CDC now monitoring ‘over 200 individuals in 27 states’ for monkeypox

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BONDUA, LIBERIA – UNDATED: In this 1971 Center For Disease Control handout photo, monkeypox-like lesions are shown on the arm and leg of a female child in Bondua, Liberia. The Centers for Disease Control and Prevention said June 7 the viral disease monkeypox, thought to be spread by prairie dogs, has been detected in the Americas for the first time with about 20 cases reported in Wisconsin, Illinois, and Indiana. (Photo Courtesy of the CDC/Getty Images)

WASHINGTON, D.C (BRPROUD) – A case of “human monkeypox” was confirmed last week in Texas.

Almost a week later and the Centers for Disease Control and Prevention is providing an update on the monkeypox virus in the United States.

Since the original monkeypox diagnosis in Texas, the Centers for Disease Control and Prevention is monitoring “over 200 individuals in 27 states and a few other countries.”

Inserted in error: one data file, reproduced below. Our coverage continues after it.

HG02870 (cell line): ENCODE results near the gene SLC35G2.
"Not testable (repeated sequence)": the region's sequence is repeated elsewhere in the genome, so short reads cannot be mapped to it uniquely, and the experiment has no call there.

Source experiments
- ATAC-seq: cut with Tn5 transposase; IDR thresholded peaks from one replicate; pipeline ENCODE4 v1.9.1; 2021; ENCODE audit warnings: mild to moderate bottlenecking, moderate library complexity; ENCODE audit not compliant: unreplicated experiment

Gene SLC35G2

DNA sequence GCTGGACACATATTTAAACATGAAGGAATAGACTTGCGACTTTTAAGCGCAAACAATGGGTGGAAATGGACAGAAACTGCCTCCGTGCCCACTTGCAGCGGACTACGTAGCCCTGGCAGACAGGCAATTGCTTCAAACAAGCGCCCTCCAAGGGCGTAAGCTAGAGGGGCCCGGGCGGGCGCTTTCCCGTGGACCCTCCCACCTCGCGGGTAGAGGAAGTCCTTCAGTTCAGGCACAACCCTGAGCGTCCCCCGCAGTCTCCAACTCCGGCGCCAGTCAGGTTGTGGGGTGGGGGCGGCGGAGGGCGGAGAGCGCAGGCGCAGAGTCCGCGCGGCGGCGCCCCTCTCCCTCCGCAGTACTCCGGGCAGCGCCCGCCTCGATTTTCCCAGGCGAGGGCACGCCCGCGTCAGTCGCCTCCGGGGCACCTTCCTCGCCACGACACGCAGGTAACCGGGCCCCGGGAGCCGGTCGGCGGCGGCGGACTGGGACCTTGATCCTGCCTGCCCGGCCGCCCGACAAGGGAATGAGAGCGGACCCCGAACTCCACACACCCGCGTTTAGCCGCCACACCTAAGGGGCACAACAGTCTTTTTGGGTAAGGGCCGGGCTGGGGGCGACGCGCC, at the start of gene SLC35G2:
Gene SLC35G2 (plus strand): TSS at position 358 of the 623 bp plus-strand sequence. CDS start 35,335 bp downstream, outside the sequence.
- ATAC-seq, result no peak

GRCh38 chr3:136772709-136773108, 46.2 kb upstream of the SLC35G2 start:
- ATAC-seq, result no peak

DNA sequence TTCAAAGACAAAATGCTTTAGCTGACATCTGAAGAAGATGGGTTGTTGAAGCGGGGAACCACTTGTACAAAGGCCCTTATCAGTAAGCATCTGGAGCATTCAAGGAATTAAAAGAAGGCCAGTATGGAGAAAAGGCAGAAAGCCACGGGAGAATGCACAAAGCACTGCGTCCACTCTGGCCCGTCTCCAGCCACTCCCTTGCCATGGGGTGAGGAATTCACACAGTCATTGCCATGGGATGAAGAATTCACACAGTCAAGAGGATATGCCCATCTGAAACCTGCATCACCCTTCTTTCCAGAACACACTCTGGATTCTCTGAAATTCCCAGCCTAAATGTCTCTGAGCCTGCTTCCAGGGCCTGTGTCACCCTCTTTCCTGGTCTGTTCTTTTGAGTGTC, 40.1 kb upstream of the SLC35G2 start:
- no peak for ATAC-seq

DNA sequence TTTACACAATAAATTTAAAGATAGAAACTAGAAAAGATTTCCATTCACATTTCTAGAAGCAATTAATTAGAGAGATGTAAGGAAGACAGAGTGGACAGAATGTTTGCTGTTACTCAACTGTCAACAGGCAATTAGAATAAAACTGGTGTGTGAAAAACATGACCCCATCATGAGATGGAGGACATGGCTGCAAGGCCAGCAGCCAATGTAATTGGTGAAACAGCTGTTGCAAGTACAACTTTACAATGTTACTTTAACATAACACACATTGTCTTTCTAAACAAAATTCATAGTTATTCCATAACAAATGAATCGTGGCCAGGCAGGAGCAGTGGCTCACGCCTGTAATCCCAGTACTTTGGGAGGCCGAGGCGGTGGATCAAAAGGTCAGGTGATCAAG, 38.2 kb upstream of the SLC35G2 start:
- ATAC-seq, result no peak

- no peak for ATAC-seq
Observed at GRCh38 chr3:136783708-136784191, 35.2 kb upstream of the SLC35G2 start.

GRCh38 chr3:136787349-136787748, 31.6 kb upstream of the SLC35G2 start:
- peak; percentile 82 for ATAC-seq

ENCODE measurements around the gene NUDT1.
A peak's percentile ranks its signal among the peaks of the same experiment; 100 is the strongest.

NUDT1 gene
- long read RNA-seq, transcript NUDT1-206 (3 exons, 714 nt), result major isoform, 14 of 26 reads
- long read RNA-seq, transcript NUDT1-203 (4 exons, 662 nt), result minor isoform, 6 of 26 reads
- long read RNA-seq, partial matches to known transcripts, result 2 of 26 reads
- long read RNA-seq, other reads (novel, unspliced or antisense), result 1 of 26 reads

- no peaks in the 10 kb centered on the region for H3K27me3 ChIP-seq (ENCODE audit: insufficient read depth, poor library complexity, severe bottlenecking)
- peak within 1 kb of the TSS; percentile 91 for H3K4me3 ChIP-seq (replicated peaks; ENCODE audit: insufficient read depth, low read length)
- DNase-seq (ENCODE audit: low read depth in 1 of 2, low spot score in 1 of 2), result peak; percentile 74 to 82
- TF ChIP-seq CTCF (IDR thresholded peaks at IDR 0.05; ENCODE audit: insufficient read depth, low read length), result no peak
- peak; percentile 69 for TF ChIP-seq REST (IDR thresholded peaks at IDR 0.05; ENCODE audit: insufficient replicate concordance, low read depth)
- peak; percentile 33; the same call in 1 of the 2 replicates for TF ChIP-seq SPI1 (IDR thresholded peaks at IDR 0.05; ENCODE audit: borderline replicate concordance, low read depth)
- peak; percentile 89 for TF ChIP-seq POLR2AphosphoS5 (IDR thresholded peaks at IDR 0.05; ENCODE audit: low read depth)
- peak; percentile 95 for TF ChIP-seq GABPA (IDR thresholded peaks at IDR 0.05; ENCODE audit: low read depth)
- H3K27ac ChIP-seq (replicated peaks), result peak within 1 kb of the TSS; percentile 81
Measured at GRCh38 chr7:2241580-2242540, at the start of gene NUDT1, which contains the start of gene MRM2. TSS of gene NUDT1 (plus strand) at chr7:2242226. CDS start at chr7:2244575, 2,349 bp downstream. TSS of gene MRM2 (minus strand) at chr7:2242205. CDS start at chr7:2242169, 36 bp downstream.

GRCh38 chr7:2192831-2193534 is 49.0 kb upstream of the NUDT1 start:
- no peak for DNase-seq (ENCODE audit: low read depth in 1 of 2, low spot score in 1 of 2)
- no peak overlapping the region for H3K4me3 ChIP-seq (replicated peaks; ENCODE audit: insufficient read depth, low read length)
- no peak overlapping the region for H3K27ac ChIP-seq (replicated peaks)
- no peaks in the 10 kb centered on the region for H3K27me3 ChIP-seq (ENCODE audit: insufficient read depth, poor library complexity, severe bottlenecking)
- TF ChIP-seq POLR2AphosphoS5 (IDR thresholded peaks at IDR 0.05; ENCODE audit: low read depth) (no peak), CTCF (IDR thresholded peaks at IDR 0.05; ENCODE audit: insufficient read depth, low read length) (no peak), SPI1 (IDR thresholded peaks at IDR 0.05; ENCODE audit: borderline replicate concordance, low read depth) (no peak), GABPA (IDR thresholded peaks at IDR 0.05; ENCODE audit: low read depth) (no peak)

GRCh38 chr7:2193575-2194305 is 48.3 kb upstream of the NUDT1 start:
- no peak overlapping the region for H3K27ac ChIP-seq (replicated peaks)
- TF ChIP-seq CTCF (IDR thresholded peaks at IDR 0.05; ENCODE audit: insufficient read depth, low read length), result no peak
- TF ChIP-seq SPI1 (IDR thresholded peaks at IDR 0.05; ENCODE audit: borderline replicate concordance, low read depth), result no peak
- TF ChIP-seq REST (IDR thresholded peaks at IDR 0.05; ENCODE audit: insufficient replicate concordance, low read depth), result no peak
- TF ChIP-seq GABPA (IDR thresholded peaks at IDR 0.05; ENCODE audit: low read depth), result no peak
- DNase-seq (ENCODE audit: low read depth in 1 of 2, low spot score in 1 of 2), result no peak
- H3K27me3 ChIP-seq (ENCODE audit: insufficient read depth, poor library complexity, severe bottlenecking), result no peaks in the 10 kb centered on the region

The individuals being observed either know they were around the monkeypox patient or were on the same flights as the man.

At the moment, none of the individuals being monitored is considered high risk.

The CDC stresses that the risk to everyone else is still low.

According to the Centers for Disease Control and Prevention, these are the signs and symptoms to look out for:

The illness begins with:

  • Fever
  • Headache
  • Muscle aches
  • Backache
  • Swollen lymph nodes
  • Chills
  • Exhaustion
  • Within 1 to 3 days (sometimes longer) after the appearance of fever, the patient develops a rash, often beginning on the face then spreading to other parts of the body.

If you have any questions about how to keep from being infected with the monkeypox virus, visit CDC Prevention.

At the moment, there is no safe treatment for anyone who has contracted the monkeypox.

It has been over 50 years since the first case of monkeypox was diagnosed, according to the CDC.

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